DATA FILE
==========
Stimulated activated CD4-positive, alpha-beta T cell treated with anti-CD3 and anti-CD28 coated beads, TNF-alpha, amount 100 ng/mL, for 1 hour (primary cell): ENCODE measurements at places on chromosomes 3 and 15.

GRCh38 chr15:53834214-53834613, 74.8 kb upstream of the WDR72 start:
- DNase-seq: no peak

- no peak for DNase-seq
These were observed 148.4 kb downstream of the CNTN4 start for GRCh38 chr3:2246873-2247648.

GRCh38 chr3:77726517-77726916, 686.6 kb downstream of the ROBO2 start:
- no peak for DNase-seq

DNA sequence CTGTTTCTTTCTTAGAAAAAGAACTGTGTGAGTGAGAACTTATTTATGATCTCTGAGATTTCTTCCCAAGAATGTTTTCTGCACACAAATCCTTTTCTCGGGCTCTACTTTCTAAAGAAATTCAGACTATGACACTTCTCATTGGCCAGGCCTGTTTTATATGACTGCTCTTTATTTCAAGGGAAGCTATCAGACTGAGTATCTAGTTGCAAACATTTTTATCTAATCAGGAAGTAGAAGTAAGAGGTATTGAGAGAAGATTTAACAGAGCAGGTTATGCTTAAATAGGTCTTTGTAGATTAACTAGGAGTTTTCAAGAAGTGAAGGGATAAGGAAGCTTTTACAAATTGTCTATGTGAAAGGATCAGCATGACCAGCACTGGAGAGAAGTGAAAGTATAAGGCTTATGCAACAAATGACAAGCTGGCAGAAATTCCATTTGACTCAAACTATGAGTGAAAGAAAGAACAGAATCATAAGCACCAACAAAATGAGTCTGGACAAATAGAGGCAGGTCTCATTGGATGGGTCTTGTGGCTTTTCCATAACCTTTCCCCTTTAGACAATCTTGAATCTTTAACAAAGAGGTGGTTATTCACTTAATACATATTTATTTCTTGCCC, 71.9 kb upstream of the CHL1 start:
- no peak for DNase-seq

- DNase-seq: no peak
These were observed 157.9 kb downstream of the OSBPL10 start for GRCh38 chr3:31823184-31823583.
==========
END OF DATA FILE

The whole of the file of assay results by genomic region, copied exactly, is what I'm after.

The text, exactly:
Stimulated activated CD4-positive, alpha-beta T cell treated with anti-CD3 and anti-CD28 coated beads, TNF-alpha, amount 100 ng/mL, for 1 hour (primary cell): ENCODE measurements at places on chromosomes 3 and 15.

GRCh38 chr15:53834214-53834613, 74.8 kb upstream of the WDR72 start:
- DNase-seq: no peak

- no peak for DNase-seq
These were observed 148.4 kb downstream of the CNTN4 start for GRCh38 chr3:2246873-2247648.

GRCh38 chr3:77726517-77726916, 686.6 kb downstream of the ROBO2 start:
- no peak for DNase-seq

DNA sequence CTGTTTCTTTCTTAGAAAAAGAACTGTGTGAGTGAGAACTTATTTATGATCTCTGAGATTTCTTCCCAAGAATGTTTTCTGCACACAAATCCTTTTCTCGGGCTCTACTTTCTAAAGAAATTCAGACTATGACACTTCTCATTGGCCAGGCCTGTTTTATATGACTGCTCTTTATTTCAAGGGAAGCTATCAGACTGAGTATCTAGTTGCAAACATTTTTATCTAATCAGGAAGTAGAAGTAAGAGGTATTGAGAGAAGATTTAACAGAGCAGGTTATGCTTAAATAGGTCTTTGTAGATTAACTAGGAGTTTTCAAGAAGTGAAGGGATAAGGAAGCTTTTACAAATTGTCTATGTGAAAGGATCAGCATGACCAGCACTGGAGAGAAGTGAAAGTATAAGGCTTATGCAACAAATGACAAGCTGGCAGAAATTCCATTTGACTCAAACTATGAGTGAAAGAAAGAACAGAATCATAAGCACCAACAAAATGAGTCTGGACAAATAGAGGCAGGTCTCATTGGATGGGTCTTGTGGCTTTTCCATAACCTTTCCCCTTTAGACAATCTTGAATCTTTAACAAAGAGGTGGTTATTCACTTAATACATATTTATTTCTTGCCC, 71.9 kb upstream of the CHL1 start:
- no peak for DNase-seq

- DNase-seq: no peak
These were observed 157.9 kb downstream of the OSBPL10 start for GRCh38 chr3:31823184-31823583.